In yesterday’s spread, you drew a card which represented the first display of power of your Antagonist. This is what it is that makes your MC think that they don’t want to mess with the Antagonist, or that perhaps the job is too big. This occurs before the Turn in their position, but after they’ve crossed the threshold.
Act II begins after the inciting incident, and about the time that they approach the crossing of the threshold, that is, crossing into their new world. The new world doesn’t literally have to be a new magical world, but that which takes them out of their daily usuals.
30 Day Tarot Writing Challenge
or the most part, the first part of Act II is your MC responding to the Inciting Incident. It’s them getting their footing and trying to navigate the new world or reality they’re in. However, at some point they have to take control of the reigns and work toward the problem, rather than simply responding to it.
The Sidekick is the one who helps your main character along, helps to keep them going when no one else can. They are essential to helping the MC complete the goal of the plot.
I personally find that the ones I like the best have logic and reason behind them. They’re not evil for the sake of it, they’re not baddies because it’s just who they are. No, there is something sensible behind their crazy, or something that you can’t argue against other than it is just wrong. They’re the ones that make you question ethics, or at least, make you feel some level of empathy for them because of their motivation.
The Antagonist should in some way reflect the Protagonist, that is, your MC. While, yes, in some instances the protagonist is their own antagonist, this is for the external antagonists out there. However, that’s not to say that the antagonistic qualities of your MC can’t be personified and developed in this spread as well.
When your character goes through the threshold, or even when they approach the threshold, they’re going to be tested. There are some who are the gate-keepers, so to speak, of the threshold, and then there are just general trials.
Woo! A full week of Camp NaNoWriMo and of the 30-Day Tarot Writing Challenge! Well done everyone who has made it this far! At this point I think that it’s good that we reflect on what we’ve accomplished so far in our piece and…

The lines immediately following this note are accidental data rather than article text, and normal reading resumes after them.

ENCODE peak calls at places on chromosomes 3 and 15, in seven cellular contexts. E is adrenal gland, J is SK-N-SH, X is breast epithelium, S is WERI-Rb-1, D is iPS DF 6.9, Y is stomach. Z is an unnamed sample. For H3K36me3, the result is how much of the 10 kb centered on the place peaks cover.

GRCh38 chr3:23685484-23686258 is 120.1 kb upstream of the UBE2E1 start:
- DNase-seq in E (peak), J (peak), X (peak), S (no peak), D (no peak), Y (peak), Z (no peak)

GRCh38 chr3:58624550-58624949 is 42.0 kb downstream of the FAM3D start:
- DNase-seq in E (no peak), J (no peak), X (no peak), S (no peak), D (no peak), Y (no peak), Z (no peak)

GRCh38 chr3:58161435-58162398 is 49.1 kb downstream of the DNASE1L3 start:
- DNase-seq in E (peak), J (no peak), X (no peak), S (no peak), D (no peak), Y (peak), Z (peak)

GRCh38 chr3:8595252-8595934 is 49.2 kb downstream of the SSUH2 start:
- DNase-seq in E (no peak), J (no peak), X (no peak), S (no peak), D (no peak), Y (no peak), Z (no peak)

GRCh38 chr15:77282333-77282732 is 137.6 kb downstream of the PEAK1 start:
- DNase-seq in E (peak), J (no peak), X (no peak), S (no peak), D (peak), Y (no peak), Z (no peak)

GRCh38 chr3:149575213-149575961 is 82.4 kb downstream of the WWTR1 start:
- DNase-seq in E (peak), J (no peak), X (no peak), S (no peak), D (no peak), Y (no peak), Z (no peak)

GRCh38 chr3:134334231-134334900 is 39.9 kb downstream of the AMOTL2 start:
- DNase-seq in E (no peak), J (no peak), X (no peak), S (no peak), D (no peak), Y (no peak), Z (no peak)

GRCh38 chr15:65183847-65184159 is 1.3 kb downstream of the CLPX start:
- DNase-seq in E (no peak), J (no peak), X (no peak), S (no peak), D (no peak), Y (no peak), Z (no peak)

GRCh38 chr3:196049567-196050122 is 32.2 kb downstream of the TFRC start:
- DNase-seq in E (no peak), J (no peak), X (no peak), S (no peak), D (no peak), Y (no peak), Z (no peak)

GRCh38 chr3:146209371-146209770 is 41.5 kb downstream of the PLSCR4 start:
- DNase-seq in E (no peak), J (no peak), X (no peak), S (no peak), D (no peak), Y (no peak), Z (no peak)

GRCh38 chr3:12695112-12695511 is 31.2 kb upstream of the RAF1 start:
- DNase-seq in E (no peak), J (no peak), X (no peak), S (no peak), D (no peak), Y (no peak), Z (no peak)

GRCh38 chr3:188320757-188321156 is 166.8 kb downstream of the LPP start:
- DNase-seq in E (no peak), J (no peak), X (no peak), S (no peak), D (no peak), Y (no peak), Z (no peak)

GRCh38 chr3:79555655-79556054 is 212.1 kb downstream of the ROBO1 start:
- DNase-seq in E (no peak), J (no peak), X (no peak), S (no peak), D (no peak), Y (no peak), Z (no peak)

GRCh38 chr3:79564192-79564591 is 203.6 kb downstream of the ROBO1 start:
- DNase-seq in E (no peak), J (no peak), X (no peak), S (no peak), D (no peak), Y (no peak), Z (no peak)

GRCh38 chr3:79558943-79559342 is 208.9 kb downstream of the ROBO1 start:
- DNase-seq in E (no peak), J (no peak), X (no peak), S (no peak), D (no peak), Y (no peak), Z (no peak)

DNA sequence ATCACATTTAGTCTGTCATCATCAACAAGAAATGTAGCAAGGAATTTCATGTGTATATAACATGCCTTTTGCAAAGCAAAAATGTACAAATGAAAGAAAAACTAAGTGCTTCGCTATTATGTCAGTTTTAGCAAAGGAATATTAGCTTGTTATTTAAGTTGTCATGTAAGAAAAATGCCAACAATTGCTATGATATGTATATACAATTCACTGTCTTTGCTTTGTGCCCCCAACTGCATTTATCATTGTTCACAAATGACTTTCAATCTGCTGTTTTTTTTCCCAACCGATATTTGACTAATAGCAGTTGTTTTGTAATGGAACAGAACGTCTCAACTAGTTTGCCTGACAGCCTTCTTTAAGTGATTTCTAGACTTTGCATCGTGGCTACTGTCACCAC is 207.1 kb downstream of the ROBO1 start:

I thought I would create a little bit of a different spread today. I thought I would create a writing prompt in which two people are having a conversation, and you have to write out the conversation based on the cards pulled.
The idea of this is to look at where your mental space is and your relationship to your current WIP. This should give you the tools you need to realise that it isn’t your creativity or your piece that’s holding you up, but something else. That something else is most likely unrelated, and thus, you can set it aside to deal with outside your creative work.
It’s not just the Mentor that matters, but how the MC and the Mentor get along. This spread looks at the description of the Mentor as well as the dynamic between the two. Not only does this help to keep the plot moving forward, but it also deepens your Main Character, giving them a learning curve.
The nice thing about this spread is that it is very easily adaptable to be three scenes if you need, or even a beginning, middle and end. You can cut out columns if you need, or change the name to suit something more specific. Dealer’s choice.
We are also reflected in the people we interact with and how we interact with them. Our own personal character can be observed externally if one pays close enough attention. It’s like that saying of you know the truth of a person by how they treat their servers.
In world-building for a novel, you don’t want to ask your reader to believe too many big things. Otherwise it gets ridiculous. Now, that isn’t to say that you can’t ask your reader to believe one big thing and then a culture and set of customs are logically built around that one big thing.
I just don’t think it’s fair to start Camp NaNoWriMo without some direction of where you’re going. So I thought that today we would somewhat set the stage for our Fool. This is just giving the story a little bit of a guideline so you have a vague idea as to where this is going.
‘Mother’ doesn’t necessarily mean ‘woman’, but rather those who possess and radiate the passive creative energy that inspires the cultivates the fruition through their own personal brand of caring. Some of us are ‘children from another mother’, and know that we can have more than one person that the Empress embodies in our lives, if we are lucky.
This is an opportunity do really bring depth to your protagonist and your antagonist. If they are completely at odds with one another, then their goals should be at odds. If they’re similar, then it gives the opportunity for conflict within their opposition of each other. Meta conflict, if you will.
This is just a quick post for all you writers our there struggling with your character development. I found this fantastic post by Amanda Patterson on Tumbler who shares a layout to get to know your hero. This is the layout she supplies, so I…